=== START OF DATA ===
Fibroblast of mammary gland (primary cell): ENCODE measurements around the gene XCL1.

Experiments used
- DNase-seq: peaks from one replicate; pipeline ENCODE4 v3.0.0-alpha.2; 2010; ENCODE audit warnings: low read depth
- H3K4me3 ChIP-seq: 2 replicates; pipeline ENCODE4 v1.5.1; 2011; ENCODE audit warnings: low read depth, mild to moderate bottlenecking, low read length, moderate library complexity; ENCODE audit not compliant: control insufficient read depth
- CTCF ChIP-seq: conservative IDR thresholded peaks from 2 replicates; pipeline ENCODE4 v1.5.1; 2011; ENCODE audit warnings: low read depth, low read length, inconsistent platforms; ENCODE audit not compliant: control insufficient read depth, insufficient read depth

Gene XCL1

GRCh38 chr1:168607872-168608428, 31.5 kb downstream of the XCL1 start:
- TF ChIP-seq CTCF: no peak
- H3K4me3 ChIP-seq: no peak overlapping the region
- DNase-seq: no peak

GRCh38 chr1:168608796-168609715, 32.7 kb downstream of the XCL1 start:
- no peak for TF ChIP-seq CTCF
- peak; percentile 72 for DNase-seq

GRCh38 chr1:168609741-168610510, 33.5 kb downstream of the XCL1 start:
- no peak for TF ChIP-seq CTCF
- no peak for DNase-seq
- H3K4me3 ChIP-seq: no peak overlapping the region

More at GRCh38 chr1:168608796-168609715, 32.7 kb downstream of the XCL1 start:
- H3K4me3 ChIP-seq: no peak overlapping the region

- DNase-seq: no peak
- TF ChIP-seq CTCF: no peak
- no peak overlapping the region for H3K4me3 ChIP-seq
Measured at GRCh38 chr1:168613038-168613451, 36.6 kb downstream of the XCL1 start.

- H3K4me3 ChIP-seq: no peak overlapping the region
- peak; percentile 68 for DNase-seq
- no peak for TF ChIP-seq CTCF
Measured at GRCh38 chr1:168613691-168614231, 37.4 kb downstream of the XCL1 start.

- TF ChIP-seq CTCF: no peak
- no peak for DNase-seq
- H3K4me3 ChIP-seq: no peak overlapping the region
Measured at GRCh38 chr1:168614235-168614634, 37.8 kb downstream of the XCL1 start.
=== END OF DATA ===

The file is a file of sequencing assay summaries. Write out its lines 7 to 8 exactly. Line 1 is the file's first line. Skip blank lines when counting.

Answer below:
GRCh38 chr1:168607872-168608428, 31.5 kb downstream of the XCL1 start:
- TF ChIP-seq CTCF: no peak